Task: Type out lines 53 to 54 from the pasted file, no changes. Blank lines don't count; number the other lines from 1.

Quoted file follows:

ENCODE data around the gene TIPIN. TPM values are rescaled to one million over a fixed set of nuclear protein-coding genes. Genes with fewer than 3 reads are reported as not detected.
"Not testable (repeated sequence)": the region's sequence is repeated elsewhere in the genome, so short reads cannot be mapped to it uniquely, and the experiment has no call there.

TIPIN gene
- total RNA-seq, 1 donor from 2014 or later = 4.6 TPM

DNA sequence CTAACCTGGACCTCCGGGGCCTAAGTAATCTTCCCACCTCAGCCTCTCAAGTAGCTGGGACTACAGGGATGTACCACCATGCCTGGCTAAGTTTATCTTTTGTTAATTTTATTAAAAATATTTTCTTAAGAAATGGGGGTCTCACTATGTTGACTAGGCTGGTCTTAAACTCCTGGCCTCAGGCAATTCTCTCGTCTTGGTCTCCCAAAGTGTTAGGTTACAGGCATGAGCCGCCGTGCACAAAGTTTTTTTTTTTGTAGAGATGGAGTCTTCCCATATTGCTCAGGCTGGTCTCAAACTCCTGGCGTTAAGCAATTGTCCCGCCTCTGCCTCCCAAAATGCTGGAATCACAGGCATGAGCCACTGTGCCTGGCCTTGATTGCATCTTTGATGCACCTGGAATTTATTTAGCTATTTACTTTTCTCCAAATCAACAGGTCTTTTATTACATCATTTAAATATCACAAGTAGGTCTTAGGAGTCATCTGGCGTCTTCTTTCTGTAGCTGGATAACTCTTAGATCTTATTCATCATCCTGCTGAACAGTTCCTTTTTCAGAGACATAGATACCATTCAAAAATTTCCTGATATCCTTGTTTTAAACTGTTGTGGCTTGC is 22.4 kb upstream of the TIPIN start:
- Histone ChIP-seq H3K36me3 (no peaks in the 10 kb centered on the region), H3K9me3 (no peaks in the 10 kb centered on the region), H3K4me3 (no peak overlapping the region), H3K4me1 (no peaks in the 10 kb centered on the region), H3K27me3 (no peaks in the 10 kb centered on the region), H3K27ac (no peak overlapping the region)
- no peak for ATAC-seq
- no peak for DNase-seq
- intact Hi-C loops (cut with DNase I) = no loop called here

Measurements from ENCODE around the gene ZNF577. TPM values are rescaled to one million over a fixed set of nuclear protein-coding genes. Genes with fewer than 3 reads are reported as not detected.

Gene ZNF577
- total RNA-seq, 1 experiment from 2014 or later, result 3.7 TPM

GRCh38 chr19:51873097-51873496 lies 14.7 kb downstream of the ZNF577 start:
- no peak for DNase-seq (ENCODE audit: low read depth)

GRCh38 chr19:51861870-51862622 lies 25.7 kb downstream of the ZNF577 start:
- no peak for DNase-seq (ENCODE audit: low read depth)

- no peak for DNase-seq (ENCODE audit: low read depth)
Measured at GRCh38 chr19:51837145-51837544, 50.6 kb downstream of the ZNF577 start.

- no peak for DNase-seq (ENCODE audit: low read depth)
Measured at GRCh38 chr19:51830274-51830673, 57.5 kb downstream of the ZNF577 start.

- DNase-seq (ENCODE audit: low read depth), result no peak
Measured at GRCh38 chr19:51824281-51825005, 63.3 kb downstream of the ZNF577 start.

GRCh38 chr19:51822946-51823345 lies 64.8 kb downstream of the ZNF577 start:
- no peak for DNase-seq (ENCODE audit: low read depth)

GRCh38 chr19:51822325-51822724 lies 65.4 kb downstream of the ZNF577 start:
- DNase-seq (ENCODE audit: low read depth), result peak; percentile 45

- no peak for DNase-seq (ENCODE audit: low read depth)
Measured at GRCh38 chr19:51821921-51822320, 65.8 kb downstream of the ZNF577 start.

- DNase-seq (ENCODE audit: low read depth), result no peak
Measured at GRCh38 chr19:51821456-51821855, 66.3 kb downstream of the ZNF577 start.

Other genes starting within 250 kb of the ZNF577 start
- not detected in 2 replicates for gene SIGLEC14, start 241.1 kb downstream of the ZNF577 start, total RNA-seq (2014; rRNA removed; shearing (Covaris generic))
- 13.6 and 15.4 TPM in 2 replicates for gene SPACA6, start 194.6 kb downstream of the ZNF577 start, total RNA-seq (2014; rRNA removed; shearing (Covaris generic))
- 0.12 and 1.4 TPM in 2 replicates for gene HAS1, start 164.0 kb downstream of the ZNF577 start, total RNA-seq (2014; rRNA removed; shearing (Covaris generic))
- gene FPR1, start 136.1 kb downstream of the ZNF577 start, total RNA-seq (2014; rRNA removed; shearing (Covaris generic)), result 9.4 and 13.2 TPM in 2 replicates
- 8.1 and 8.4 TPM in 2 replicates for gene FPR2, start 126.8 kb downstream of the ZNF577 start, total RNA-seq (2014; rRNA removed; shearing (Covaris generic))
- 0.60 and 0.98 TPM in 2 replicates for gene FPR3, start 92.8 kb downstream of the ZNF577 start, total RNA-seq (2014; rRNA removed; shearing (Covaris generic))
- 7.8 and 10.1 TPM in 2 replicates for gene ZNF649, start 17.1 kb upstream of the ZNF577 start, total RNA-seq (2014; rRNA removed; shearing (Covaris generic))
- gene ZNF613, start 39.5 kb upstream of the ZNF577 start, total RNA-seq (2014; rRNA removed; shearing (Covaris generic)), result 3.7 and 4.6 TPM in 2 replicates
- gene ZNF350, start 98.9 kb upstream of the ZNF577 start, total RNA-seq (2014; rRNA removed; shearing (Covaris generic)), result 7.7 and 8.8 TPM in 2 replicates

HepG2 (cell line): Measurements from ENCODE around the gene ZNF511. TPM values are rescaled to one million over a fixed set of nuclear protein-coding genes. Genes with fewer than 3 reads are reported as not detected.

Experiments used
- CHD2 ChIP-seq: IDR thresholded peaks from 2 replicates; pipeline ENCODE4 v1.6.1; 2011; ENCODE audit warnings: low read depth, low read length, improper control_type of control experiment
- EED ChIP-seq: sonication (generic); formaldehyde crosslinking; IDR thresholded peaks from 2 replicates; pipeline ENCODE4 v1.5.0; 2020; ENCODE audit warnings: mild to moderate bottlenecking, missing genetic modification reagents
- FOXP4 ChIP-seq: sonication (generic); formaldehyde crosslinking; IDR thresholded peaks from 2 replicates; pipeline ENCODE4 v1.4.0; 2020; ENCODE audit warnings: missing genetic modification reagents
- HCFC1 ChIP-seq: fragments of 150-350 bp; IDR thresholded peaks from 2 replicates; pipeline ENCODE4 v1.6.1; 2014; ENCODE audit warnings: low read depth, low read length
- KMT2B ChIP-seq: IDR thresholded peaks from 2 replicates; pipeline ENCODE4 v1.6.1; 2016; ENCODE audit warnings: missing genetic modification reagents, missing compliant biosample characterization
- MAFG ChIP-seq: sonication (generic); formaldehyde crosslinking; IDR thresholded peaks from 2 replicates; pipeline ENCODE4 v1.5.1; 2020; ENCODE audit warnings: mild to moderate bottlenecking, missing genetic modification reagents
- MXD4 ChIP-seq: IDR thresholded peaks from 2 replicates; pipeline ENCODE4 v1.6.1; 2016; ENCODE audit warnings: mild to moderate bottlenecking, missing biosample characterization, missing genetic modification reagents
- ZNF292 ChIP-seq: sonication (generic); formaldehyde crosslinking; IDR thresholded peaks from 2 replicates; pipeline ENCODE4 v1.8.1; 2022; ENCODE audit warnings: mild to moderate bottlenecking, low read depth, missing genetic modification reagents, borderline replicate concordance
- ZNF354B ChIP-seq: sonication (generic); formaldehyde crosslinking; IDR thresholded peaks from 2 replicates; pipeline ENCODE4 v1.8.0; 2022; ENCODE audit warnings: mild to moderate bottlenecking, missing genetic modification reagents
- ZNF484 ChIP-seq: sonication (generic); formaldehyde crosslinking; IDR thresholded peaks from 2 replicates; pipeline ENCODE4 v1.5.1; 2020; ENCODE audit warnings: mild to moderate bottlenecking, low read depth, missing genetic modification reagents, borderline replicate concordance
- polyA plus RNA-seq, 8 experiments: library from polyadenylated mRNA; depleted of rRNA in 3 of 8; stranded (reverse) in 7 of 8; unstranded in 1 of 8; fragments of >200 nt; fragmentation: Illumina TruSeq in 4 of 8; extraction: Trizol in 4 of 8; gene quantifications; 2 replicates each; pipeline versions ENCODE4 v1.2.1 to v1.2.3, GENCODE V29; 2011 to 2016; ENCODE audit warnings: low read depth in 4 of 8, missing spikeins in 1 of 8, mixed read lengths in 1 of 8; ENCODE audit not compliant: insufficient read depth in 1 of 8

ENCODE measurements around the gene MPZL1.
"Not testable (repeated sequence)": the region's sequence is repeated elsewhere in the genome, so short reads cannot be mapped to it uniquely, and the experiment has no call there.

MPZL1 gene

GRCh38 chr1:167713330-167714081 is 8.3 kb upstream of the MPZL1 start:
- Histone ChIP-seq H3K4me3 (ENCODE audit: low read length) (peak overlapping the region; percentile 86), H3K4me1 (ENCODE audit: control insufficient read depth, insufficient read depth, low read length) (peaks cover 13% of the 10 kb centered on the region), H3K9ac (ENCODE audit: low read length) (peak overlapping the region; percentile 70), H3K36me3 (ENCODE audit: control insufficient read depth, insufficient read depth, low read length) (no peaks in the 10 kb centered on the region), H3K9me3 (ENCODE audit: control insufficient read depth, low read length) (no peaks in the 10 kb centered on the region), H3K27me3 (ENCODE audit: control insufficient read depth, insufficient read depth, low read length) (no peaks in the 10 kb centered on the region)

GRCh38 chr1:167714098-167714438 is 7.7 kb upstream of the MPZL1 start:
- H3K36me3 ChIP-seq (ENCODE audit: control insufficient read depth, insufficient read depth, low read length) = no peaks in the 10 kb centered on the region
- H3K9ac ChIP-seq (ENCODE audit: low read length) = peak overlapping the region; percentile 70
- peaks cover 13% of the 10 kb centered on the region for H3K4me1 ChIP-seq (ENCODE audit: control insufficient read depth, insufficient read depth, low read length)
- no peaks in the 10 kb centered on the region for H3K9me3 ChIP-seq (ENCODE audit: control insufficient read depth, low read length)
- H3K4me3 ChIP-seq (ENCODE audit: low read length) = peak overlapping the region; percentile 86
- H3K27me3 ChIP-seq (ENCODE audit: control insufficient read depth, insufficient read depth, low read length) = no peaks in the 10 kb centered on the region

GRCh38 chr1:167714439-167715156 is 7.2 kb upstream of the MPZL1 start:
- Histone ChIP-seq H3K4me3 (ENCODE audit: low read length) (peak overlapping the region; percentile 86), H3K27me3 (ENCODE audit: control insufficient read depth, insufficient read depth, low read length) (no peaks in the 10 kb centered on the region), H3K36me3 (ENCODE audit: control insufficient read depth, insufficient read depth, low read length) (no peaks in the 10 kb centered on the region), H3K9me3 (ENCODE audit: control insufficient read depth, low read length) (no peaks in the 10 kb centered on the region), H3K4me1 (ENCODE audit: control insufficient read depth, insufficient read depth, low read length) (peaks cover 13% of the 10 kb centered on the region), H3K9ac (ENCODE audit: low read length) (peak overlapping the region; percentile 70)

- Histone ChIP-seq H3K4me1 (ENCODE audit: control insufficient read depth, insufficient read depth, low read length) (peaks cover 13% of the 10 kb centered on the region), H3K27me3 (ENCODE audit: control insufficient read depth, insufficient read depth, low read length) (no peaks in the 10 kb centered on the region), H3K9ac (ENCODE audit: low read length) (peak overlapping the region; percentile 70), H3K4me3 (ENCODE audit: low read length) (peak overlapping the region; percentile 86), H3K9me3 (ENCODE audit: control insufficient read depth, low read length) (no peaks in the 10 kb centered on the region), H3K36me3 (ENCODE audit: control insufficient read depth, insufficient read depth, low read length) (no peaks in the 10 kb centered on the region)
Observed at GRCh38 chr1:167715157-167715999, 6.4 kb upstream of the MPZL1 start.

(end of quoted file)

- polyA plus RNA-seq, 8 experiments: library from polyadenylated mRNA; depleted of rRNA in 3 of 8; stranded (reverse) in 7 of 8; unstranded in 1 of 8; fragments of >200 nt; fragmentation: Illumina TruSeq in 4 of 8; extraction: Trizol in 4 of 8; gene quantifications; 2 replicates each; pipeline versions ENCODE4 v1.2.1 to v1.2.3, GENCODE V29; 2011 to 2016; ENCODE audit warnings: low read depth in 4 of 8, missing spikeins in 1 of 8, mixed read lengths in 1 of 8; ENCODE audit not compliant: insufficient read depth in 1 of 8

ENCODE measurements around the gene MPZL1.